Coley is a good alternative to pollack or cod / JASON LOWE
Serves 4

I've been happily promoting the use of pollack over the years but I have noticed that in Lyme Bay recently, pollack haven't been quite so prolific – perhaps they are now being over-fished due to us chefs keeping on endorsing the stuff! I've recently started using coley in our restaurants and it's a bloody good alternative to both pollack and cod.

On the subject of sustainable fishing I would highly recommend watching The End of the Line (, which is a must-watch film on the decline of the fish in global waters.

4 thick fillets of coley weighing about 200g each, skinned and boned
Sea salt and freshly ground black pepper
2 medium shallots, peeled, halved and finely chopped
120g butter
200-250g oyster mushrooms, halved if large
200ml double cream
1tbsp chopped parsley

Lay the coley fillets on a tray and scatter them generously with sea salt, then leave for approximately 20 minutes. Meanwhile melt about one-third of the butter in a wide thick-bottomed pan and gently cook the shallots for 2-3 minutes until soft. Add the oyster mushrooms, cover with a lid and cook on a medium heat for 4-5 minutes, stirring every so often.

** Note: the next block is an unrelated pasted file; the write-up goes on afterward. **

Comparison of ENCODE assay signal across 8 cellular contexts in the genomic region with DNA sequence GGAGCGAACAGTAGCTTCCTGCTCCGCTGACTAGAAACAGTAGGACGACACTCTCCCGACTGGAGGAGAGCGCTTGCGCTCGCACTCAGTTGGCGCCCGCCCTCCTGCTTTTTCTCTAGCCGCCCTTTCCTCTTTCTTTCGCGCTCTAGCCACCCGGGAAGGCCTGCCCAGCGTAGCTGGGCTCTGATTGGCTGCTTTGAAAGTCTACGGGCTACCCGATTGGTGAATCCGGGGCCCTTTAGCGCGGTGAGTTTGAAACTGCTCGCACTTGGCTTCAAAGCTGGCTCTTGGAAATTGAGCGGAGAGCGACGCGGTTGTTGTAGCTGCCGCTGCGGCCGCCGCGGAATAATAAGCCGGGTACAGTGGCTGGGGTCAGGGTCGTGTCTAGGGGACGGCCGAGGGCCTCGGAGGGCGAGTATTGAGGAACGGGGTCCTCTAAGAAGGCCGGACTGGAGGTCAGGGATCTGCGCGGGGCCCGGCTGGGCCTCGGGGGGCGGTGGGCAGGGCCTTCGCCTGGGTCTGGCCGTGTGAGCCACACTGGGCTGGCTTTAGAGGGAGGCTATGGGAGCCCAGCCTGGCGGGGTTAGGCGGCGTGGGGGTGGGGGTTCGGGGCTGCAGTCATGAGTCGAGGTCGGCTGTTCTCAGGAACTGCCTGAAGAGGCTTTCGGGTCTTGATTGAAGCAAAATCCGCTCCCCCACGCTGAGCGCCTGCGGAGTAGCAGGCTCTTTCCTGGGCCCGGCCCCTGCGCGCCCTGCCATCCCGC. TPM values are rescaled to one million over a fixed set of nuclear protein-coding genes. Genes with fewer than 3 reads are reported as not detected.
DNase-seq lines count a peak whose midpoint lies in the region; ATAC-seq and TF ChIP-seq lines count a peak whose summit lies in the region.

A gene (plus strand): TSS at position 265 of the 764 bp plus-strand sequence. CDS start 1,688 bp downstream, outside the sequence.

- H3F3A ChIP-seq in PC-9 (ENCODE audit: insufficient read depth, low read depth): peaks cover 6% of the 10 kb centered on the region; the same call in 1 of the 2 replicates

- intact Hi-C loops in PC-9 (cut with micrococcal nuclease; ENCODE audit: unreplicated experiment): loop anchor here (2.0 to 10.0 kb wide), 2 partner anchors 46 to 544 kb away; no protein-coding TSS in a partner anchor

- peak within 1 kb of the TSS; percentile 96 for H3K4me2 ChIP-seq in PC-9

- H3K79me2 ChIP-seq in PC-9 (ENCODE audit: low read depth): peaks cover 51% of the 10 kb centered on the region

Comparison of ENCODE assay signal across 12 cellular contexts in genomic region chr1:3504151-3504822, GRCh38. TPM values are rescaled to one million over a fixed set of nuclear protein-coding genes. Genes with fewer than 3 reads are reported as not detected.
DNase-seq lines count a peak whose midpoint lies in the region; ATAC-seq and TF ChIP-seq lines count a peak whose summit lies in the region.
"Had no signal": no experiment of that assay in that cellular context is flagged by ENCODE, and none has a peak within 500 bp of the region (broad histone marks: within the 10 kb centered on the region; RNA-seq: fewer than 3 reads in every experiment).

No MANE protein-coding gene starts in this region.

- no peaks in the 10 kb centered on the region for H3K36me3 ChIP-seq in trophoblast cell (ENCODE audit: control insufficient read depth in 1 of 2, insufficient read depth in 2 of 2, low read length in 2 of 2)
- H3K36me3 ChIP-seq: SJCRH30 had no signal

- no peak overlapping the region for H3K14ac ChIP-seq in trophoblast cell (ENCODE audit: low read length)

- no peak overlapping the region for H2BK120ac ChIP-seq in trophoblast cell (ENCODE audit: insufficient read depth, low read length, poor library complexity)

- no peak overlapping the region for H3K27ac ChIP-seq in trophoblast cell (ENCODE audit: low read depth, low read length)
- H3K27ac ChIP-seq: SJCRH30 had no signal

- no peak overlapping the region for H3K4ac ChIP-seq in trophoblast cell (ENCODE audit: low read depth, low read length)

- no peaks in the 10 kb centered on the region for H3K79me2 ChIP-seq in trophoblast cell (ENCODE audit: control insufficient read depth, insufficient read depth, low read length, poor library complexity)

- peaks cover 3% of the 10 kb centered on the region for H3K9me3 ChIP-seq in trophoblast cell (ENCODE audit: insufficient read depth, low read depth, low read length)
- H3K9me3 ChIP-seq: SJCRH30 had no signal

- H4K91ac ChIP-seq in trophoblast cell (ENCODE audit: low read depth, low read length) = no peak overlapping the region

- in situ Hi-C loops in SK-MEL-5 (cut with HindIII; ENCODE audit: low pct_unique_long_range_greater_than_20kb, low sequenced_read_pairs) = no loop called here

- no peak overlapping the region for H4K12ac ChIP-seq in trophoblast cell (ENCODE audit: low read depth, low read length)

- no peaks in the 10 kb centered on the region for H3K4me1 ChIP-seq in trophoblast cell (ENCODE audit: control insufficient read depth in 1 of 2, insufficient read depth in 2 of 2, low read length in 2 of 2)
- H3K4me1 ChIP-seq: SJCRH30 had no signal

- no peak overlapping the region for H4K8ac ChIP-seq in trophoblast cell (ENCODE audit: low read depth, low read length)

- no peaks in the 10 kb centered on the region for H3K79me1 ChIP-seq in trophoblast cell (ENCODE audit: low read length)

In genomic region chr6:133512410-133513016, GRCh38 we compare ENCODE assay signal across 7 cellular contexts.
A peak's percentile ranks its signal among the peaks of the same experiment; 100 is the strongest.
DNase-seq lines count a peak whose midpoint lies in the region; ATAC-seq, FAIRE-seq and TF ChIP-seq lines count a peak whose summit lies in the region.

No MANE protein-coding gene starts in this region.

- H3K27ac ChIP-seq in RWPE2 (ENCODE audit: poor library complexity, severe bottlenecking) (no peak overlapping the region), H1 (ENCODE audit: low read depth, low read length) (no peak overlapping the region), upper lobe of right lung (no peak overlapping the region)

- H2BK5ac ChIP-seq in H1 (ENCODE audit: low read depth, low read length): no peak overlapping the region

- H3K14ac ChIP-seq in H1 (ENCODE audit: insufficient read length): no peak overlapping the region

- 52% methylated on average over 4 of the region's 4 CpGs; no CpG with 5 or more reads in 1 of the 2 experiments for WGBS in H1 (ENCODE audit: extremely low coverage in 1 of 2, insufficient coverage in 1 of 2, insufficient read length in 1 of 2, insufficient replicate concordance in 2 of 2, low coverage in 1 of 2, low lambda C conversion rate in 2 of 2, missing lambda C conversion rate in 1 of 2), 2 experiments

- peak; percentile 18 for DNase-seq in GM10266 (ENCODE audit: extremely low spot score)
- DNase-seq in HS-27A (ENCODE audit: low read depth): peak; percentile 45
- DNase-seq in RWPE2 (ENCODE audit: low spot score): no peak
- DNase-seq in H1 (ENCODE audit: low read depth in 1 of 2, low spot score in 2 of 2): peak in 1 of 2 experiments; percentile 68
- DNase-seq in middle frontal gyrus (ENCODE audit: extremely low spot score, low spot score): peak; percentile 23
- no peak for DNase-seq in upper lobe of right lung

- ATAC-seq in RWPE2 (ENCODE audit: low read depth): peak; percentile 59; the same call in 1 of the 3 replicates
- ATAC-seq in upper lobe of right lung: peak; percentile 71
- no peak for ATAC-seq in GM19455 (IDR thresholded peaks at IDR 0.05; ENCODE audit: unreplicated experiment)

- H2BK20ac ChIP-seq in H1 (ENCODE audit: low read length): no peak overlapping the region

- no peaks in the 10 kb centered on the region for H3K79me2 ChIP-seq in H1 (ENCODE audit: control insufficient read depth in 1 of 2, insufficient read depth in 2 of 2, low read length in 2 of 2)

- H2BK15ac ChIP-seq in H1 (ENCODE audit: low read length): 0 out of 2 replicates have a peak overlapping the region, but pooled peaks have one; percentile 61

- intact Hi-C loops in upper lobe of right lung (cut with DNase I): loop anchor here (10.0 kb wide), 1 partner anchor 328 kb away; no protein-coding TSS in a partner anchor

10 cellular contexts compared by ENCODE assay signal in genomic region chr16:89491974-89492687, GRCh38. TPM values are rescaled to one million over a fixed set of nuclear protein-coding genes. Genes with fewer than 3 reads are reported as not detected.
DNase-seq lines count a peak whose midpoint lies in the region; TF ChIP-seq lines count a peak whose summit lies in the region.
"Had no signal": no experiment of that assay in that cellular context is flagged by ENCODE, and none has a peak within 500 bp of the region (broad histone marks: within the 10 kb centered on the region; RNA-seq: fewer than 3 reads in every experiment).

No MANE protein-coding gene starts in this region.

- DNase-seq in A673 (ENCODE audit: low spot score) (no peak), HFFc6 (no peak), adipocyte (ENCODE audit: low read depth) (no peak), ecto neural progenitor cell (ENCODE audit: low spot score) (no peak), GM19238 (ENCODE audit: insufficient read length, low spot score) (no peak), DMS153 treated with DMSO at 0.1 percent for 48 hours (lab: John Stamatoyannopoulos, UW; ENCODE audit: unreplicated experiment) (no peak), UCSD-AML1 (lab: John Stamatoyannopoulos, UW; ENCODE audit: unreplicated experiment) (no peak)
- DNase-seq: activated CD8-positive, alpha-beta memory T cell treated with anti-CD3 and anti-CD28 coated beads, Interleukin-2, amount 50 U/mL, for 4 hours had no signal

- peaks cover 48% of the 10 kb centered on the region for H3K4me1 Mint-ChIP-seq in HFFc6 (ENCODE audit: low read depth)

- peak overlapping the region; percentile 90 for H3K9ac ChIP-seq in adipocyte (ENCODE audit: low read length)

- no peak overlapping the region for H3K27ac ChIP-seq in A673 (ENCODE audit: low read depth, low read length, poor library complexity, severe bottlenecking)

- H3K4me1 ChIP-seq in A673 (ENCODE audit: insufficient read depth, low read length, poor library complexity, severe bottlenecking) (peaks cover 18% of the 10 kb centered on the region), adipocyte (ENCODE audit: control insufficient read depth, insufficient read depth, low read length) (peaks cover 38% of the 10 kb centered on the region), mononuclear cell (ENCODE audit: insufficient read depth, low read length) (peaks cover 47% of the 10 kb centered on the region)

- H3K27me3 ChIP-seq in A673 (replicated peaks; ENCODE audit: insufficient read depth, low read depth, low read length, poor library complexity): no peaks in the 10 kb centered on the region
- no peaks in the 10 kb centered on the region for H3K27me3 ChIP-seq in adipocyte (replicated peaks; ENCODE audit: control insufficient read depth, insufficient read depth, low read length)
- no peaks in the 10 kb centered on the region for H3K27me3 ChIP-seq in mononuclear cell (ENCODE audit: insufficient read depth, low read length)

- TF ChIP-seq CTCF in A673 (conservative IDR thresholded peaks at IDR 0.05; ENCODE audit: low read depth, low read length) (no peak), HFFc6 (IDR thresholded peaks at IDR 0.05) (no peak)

Add the double cream, season and simmer until the cream has reduced and is just coating the mushrooms. Add the parsley and remove from the heat.

Rinse the coley fillets under cold water and dry them on some kitchen paper. Heat the rest of the butter in a frying pan until foaming and cook the coley fillets, non-skin side down first, for 3-4 minutes on each side, giving them a nice golden colour.

Re-heat the mushrooms (add a little water if the sauce is a bit too thick) and spoon on to plates, drain the coley on some kitchen paper and place on top of the mushrooms.